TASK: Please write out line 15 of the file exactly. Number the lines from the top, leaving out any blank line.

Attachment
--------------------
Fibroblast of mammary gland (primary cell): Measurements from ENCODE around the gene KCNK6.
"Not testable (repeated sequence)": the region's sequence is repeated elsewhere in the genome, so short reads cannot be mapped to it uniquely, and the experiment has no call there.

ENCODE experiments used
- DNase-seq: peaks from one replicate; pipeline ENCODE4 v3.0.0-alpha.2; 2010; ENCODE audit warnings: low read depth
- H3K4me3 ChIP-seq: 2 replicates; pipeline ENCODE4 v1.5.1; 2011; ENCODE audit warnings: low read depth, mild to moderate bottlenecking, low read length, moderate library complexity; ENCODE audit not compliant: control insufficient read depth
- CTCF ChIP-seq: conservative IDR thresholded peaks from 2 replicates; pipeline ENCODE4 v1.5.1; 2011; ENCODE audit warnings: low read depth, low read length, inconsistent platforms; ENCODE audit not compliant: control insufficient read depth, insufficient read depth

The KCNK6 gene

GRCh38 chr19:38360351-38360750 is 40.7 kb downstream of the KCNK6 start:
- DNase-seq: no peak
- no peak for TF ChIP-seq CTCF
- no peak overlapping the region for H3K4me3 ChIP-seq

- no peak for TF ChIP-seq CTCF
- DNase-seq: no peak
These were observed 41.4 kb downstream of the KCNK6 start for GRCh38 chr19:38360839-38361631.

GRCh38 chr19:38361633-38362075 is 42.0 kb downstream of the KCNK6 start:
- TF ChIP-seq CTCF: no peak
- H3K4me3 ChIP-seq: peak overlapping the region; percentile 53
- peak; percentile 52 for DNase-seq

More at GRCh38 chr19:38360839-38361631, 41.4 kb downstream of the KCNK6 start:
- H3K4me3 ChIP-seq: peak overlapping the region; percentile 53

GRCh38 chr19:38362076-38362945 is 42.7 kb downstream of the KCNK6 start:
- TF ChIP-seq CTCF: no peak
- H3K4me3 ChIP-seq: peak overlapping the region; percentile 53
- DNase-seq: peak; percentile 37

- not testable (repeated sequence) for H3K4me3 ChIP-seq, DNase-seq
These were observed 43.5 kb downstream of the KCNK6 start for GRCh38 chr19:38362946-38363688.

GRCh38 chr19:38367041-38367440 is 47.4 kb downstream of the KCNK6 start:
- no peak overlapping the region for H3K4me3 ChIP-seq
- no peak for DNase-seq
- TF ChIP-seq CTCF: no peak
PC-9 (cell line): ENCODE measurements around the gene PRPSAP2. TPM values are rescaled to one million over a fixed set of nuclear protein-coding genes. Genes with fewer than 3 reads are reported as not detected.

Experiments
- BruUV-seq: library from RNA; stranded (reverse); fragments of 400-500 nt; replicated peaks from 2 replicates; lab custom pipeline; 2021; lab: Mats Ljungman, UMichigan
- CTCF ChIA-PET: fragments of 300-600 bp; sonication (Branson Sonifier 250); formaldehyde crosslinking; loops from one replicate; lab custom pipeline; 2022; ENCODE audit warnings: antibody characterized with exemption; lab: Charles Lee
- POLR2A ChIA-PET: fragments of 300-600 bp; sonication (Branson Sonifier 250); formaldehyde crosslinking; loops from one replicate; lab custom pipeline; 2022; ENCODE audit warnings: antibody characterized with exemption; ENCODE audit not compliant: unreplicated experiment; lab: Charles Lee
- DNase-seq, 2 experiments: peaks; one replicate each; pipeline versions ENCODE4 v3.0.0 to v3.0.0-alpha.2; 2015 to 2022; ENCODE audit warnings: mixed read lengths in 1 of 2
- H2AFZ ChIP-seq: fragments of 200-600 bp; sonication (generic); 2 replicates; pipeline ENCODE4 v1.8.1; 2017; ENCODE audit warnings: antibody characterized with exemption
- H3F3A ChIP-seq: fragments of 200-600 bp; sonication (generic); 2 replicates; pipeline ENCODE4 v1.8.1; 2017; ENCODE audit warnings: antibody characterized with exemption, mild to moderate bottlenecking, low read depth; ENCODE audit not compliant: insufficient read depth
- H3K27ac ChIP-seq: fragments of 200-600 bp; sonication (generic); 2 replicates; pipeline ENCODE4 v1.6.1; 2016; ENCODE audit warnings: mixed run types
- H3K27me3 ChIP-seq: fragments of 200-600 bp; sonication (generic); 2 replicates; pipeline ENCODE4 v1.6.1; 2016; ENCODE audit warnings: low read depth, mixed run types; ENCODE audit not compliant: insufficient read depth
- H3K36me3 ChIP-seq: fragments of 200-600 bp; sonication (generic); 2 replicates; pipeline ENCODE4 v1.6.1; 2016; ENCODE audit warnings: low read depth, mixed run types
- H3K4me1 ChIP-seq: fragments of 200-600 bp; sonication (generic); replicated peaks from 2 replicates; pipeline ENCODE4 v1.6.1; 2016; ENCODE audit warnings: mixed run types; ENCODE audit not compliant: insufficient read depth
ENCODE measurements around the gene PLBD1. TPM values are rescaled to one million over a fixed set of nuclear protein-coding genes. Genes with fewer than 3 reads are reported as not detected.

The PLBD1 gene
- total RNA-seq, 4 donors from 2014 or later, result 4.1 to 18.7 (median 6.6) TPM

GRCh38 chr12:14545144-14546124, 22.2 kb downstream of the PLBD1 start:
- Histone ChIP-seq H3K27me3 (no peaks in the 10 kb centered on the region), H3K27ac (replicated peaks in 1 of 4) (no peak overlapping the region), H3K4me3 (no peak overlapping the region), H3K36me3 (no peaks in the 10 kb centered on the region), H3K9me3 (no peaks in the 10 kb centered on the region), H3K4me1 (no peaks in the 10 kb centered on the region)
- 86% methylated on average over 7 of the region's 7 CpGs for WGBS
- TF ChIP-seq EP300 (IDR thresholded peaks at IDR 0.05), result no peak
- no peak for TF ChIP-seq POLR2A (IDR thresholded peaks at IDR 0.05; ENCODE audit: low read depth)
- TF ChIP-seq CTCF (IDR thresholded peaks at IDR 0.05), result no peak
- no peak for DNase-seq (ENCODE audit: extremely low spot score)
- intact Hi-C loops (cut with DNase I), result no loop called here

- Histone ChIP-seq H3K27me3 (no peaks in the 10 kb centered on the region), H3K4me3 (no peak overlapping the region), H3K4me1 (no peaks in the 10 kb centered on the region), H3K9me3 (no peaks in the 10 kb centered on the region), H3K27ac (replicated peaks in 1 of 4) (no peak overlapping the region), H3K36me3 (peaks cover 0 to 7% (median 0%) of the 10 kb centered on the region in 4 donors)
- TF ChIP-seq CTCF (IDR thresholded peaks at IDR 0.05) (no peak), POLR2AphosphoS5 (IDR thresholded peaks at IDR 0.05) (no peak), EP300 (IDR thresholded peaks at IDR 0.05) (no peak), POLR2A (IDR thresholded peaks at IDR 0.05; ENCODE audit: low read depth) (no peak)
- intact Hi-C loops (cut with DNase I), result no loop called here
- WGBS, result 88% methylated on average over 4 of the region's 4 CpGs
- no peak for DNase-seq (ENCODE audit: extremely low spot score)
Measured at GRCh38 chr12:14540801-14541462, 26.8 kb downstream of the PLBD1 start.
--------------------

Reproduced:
GRCh38 chr19:38361633-38362075 is 42.0 kb downstream of the KCNK6 start: